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An introductory view to Dunster Week

July 4th 2019
Sophie Meering

Yearly, the Grand Western Archery Society hosts its Annual Archery Championship Meeting in Somerset.

However to many in the archery community, this event is simply referred to by the name of the eclectic village where it is held, Dunster.

Set in the historic grounds of Dunster castle, the shooting field is encompassed by the rolling Somerset hills and overshadowed by the imposing castle buildings.

Upon arrival, it is clear to see this event is steeped in tradition. Records indicate an archery meeting has regularly taken place in the region since 1861.

In its current guise as Dunster Archery Week this is its sixty-fourth consecutive annual outing. To provide some context, Dunster Archery Week originated eleven years prior to the England men’s football team World Cup victory; and seven years before the Beatles emerged onto the music scene.

Dunster week commences on a Monday with a WA1440 tournament, before crescendoing through days of field archery, clout archery and traditional longbow, culminating at the weekend with the GWAS regional Championships.

In addition, the Somerset County Championships routinely take place on the Sunday immediately before Dunster Archery Week commences. This in total allows for eight consecutive days of competition in the same location.

It is often easy to forget the immense work required to facilitate an event of this nature. Different events daily require everything from different target lists to varied layouts of the targets on the competition field.

Tuesday’s field archery tournament requires the management of a completely separate venue three miles outside the village; whilst simultaneously a target archery event is taking place on the main competition field in the castle grounds.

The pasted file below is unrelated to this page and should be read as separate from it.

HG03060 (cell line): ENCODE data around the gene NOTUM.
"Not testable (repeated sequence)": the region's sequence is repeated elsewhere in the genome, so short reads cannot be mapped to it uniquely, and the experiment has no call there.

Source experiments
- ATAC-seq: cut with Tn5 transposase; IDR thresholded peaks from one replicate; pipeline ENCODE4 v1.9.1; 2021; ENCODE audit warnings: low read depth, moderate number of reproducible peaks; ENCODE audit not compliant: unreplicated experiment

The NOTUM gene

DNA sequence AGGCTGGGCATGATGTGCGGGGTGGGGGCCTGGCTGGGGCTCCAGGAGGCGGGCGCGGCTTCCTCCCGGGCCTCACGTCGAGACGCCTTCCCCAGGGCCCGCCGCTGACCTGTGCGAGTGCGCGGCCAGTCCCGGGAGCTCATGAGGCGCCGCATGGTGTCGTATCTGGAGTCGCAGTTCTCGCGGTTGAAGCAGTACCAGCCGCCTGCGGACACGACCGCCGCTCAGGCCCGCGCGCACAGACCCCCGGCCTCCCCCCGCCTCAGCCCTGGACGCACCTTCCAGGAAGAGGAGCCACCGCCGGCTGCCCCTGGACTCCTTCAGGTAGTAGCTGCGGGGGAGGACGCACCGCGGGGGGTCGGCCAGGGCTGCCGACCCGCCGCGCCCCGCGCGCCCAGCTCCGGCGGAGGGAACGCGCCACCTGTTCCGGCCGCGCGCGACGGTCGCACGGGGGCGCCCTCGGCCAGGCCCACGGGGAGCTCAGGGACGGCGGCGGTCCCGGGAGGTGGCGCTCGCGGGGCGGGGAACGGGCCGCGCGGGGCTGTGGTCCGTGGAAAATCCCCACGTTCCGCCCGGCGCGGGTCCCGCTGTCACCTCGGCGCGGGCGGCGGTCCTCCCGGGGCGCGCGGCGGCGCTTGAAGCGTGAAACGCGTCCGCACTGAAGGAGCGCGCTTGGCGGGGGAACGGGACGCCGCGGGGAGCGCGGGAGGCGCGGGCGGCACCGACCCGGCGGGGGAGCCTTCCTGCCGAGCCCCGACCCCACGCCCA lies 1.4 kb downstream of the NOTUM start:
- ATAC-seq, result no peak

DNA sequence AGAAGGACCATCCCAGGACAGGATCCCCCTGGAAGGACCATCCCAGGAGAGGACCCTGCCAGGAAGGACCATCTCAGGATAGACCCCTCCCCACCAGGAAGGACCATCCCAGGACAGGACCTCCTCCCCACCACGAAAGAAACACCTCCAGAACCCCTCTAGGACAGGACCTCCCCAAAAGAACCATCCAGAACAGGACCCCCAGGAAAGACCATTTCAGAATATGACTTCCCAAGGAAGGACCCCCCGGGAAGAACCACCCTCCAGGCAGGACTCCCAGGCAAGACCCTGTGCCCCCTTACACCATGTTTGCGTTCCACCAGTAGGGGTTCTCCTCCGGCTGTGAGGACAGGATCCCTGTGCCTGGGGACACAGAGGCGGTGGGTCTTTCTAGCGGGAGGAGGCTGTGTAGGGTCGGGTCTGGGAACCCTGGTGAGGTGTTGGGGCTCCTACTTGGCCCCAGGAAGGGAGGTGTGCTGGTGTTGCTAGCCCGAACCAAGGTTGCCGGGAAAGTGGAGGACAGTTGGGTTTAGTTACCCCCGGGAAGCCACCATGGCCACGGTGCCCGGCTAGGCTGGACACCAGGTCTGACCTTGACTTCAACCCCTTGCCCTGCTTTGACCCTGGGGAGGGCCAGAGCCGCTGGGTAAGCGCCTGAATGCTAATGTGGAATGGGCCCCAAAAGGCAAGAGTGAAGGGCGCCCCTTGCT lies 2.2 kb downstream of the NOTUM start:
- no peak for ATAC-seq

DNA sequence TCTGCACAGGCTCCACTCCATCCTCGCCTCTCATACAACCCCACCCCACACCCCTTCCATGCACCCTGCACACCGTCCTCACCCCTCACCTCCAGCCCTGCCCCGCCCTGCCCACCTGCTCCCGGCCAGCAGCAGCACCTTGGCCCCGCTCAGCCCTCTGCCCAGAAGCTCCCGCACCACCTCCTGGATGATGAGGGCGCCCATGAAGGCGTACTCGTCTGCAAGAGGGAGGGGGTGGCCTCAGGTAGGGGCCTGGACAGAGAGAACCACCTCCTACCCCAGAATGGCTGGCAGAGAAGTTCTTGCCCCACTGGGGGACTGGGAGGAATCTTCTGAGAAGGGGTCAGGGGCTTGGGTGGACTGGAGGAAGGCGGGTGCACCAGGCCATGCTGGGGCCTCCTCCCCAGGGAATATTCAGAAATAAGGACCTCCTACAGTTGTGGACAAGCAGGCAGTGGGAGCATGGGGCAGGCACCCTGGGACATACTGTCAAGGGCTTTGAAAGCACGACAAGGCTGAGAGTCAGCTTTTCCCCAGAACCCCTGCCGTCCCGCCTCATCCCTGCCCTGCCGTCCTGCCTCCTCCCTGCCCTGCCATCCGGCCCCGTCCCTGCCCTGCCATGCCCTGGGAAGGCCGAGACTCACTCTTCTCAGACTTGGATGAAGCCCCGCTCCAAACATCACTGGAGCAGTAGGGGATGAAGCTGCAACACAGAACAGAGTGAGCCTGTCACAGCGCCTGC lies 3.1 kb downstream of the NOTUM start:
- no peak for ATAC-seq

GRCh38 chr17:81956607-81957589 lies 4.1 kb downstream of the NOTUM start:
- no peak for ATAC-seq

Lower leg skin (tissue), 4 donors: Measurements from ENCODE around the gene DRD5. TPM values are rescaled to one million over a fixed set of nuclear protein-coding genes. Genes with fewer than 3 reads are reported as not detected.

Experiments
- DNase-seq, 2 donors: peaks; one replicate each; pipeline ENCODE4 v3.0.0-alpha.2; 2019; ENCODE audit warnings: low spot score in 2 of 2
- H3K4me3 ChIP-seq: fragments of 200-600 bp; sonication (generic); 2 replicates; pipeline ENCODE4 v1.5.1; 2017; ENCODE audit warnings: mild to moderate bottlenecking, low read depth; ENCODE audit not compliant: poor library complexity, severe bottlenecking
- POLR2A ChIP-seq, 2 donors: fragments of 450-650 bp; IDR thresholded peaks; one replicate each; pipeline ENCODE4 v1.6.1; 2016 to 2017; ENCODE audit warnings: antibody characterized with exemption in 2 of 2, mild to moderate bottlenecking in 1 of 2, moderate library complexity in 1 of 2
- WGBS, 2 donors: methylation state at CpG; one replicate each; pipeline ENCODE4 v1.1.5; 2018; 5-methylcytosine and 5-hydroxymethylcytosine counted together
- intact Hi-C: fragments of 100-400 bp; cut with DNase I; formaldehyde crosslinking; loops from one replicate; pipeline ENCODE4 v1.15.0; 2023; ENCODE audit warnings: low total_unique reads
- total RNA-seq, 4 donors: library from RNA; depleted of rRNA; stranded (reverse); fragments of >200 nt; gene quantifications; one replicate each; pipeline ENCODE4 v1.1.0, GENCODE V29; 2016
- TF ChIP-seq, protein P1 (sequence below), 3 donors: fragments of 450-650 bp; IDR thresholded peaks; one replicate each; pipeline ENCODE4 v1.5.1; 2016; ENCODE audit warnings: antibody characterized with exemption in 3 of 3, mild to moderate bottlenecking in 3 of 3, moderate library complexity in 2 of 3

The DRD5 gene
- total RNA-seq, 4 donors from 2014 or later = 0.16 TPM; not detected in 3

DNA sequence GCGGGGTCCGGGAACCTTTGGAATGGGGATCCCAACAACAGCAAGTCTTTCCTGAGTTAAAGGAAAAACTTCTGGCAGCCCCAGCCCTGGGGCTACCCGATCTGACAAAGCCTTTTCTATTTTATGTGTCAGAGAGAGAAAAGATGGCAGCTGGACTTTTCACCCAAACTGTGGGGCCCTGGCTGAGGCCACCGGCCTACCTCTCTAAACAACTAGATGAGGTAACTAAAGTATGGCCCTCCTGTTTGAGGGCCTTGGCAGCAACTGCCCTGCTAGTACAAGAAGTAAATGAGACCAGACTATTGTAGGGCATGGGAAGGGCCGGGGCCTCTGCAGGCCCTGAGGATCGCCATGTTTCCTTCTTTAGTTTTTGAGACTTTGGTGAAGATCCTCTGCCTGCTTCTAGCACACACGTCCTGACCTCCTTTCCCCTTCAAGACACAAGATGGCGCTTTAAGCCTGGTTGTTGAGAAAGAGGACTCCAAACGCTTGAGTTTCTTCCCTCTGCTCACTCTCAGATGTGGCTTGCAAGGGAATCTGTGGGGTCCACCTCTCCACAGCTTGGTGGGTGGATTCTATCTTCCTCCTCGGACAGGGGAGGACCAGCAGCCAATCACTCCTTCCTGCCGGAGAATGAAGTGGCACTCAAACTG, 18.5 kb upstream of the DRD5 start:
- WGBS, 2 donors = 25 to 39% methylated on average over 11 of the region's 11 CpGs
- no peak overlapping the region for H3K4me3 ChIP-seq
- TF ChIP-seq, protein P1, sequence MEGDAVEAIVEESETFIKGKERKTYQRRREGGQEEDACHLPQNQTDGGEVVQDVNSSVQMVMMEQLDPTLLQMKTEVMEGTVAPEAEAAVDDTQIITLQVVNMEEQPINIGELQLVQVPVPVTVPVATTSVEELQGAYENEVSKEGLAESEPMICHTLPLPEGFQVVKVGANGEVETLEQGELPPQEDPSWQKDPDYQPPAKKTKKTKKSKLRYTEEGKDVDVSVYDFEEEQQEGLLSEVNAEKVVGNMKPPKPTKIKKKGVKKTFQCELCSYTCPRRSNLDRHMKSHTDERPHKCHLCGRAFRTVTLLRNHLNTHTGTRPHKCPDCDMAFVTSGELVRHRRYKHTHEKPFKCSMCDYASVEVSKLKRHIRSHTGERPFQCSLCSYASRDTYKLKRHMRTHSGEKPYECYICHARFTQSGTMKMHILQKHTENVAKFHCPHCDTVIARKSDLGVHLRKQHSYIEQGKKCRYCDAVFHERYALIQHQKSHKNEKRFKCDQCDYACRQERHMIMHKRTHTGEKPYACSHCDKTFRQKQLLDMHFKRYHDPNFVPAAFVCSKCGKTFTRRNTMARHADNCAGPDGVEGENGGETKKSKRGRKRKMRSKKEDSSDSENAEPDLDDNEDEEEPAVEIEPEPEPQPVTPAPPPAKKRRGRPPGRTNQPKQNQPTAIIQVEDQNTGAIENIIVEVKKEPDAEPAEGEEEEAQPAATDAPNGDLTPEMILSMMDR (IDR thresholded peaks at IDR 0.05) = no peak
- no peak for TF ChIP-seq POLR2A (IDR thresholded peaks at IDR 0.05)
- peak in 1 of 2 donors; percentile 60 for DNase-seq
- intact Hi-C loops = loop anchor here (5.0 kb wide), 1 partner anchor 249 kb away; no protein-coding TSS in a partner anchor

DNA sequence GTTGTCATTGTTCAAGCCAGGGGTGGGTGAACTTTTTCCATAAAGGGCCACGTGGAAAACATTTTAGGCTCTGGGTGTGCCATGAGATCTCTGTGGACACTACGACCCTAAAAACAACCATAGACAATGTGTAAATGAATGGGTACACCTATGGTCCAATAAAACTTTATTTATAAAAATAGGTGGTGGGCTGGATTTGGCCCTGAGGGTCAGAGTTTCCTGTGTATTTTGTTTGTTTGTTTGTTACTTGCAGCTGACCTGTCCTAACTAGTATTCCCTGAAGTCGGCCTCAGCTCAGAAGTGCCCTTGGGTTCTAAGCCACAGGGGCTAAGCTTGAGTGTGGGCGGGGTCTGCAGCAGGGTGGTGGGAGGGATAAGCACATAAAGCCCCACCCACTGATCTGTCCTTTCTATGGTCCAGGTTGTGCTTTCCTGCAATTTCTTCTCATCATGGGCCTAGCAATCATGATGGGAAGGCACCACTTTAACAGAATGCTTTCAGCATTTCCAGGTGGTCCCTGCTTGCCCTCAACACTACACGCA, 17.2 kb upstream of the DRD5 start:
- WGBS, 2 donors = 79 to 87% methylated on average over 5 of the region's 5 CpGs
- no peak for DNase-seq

An event of this magnitude is only made possible by having a group of stellar volunteers giving endless hours of their time to make this event the success it is. The work completed by the tournament organisers and work party yearly is extremely commendable.

Housed within a grand marquee, the catering facilities provided throughout the entire week are first class. Each day an extensive menu is offered providing breakfast, lunch and, of course, traditional afternoon tea.

Adjoining the catering marquee are a row of boutique stalls, where independent retailers offer unique, often archery related, handcrafted items for sale. This additional blend of hospitality gives an almost festival feel to the archery event.

However, it is apparently clear that what makes Dunster the success it is, is the community of archers that annually make the pilgrimage to this event from all corners of the UK and Europe.

You don’t have to move far along the shooting line without hearing references that this is a person’s fifteenth, twentieth, or twenty –fifth time attending this archery meeting.

One archer has been present at every Dunster tournament for over the past fifty consecutive years.  Another couple, having previously wed shortly before a Dunster Archery Week chose to spend their honeymoon present on the shooting line surrounded by their Dunster archery family.

Lifelong friendships and acquaintances are forged at this event, which seems to uniquely and intricately balance both the competitive and social elements of our sport.

I was often told that attending the Dunster Archery Week was something that should be present on every archer’s bucket list.
What is clear to me now, is that every archer’s first visit to Dunster will almost certainly not be their last.

Dunster 2020 will take place between the 14thand 21stJune 2020.
For more information please visit www.gwas.org.

 

Written & photograph by Chris Horan

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